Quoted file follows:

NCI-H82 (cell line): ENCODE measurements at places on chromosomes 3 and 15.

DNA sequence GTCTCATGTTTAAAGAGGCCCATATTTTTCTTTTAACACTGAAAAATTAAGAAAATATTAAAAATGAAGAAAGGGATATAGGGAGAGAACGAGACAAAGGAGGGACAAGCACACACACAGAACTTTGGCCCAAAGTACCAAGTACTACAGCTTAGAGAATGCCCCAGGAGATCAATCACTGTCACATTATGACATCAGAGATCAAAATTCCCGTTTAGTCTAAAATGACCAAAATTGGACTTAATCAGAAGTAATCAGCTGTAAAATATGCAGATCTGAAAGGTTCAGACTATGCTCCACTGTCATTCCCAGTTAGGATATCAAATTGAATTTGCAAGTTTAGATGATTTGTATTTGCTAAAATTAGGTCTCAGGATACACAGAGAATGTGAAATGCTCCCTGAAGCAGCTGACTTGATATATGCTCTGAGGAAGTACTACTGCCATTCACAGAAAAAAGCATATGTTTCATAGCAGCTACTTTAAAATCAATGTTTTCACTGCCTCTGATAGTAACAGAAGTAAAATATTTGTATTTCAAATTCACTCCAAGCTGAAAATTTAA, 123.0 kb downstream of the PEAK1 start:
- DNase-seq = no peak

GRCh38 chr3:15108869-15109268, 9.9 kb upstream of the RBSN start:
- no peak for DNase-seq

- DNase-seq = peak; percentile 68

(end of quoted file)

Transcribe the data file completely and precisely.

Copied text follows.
NCI-H82 (cell line): ENCODE measurements at places on chromosomes 3 and 15.

DNA sequence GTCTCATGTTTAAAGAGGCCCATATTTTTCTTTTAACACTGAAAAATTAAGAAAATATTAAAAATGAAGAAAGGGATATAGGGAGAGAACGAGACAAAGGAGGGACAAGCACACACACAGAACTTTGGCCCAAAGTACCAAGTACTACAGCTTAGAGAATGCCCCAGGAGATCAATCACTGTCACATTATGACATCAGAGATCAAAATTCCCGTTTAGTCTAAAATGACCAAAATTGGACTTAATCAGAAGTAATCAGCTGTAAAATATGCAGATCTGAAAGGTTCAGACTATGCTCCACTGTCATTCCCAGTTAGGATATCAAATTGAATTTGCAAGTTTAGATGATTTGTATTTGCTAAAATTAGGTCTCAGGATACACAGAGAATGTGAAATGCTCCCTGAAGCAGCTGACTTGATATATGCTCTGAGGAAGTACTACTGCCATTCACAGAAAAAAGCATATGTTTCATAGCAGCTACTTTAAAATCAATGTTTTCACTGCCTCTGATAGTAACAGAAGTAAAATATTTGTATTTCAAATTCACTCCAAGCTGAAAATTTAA, 123.0 kb downstream of the PEAK1 start:
- DNase-seq = no peak

GRCh38 chr3:15108869-15109268, 9.9 kb upstream of the RBSN start:
- no peak for DNase-seq

- DNase-seq = peak; percentile 68